In 2006, Chile signed its free trade agreement with China. The FTA was Chile’s first with an Asian economy. Since then, Chilean exports to China have doubled, making China Chile’s largest trading partner. Despite this not all sectors have taken advantage of the FTA’s opportunities. As such, the Asia-Pacific portal provides this brief guide to FTA and the business opportunities it represents.
What are the benefits for Chile?
The FTA allows Chileans firms privileged access to China, an emerging economy of almost 1.3 billion consumers. Its economy has been growing at double-digit rates for over 10 years. It is an FTA with the largest and fastest growing economy in the Asia-Pacific, which also happens to be the largest importer of Chilean exports.
China has also become the largest contributor to Chile’s favorable trade balance. In fact, 27.6% of Chile's positive trade balance during the first half of 2008 is due to trade with China.
The liberalization of trade in goods is another benefit, whereas 37% of Chilean exports to China, or 2805 out of a total of 7550 export items, became duty-free as soon as the FTA came into effect. In addition, other 1947 products were declared duty-free as of October 2007. Another 973 will be added in October 2011 and 1611 products as of October 2016. In the end, only 214 products will remain taxed.
Products and areas favored
Among the best-known Chilean exports to receive immediate duty-free status were copper and other minerals, vegetables and certain types of food. The most sensitive products for China, such as salmon, grapes and apples, will attain duty-free status in 10 years. Other products were fish oils, chicken, pigs, vegetables, plums, fresh peaches and nectarines, canned peaches, cherries, cheese, frozen shrimp and tomato paste.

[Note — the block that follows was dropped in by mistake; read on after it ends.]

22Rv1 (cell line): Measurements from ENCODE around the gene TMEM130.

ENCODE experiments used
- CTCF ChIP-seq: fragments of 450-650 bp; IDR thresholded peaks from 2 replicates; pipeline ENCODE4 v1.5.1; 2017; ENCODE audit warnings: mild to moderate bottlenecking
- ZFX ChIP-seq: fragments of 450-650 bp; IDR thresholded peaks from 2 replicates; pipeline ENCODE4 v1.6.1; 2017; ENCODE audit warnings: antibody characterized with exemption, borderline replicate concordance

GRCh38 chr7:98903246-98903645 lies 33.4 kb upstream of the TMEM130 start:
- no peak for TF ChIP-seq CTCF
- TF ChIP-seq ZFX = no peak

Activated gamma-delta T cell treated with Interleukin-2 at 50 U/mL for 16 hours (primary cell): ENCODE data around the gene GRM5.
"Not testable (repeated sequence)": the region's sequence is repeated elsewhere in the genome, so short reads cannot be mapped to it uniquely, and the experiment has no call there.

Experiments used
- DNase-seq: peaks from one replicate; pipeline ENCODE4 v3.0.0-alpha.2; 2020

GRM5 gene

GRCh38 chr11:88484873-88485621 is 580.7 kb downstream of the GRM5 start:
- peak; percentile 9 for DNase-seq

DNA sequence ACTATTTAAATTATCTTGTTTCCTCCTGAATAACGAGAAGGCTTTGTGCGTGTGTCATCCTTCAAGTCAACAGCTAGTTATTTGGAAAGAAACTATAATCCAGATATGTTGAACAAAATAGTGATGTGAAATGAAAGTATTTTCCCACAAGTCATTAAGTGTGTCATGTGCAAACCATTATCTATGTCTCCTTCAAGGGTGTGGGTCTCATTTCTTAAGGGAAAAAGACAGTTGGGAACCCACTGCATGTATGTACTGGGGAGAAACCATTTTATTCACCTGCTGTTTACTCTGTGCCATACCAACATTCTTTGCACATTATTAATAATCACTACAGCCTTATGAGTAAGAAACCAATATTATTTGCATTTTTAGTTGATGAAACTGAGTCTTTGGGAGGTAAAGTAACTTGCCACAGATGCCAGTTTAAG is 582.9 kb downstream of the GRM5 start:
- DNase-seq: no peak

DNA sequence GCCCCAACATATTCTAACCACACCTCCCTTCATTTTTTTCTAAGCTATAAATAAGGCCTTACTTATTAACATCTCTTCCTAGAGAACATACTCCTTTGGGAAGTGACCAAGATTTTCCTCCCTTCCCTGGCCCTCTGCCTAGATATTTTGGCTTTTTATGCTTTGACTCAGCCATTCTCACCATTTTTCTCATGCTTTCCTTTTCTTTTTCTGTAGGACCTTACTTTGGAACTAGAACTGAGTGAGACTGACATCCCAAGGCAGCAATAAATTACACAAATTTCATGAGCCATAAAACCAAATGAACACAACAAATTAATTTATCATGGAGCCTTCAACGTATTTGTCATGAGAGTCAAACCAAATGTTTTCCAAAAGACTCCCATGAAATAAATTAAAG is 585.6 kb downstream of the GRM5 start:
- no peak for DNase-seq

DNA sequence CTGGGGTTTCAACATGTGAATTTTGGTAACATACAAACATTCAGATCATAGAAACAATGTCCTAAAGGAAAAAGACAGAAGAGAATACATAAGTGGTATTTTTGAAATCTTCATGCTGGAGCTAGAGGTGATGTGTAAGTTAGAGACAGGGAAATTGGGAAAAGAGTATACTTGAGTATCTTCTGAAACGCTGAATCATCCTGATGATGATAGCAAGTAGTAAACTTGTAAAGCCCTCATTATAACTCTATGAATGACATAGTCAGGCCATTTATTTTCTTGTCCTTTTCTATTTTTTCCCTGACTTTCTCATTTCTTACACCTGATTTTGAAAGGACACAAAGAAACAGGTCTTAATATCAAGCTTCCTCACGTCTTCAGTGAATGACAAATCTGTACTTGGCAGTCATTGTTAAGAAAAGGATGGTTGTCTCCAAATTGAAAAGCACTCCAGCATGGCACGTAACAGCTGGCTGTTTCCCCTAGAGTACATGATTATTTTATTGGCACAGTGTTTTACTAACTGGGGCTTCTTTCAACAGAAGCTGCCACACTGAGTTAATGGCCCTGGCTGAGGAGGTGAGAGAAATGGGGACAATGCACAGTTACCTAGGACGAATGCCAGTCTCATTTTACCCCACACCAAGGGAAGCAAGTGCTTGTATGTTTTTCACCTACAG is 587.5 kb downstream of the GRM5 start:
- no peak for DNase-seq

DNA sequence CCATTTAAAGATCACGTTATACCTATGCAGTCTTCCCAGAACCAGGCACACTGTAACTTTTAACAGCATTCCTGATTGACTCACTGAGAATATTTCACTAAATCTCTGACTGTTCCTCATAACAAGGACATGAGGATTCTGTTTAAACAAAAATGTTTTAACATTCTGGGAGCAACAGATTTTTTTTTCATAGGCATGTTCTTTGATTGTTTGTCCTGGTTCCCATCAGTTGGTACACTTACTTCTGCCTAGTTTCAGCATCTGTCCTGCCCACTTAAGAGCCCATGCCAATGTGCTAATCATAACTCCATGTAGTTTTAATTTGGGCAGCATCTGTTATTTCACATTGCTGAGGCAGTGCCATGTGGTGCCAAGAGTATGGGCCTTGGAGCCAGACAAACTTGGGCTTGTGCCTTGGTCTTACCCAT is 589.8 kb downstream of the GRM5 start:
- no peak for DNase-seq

Moreover, although almost every region in Chile currently exports to China, the north leads the pack, due to the mining sector. Other notable export spikes were experienced by the VIII, IX and XII region.
The low participation of small businesses in the FTA is a cause for concern, however. Carlos Furche, DIRECON’s director, wants to change this paradigm. "We must support SME networking in order to help them address the challenges of this market.” DIRECON has organized various activities and tours to China, in addition to its ProChile trade offices in Shanghai and Beijing.
The Supplementary Agreement on Trade in Services was signed in 2008, as was a memorandum regarding business visas. Nondiscrimination clauses were introduced, increasing transparency on both sides. The commitments go beyond what is established by the WTO, whereas China’s counteroffer included 10 sectors (16 sub-sectors which were not on the WTO list). Chile offered 15 sectors. The areas potentially benefited include: professional services, computer services, and services those related to mining, construction, distribution and environmental services.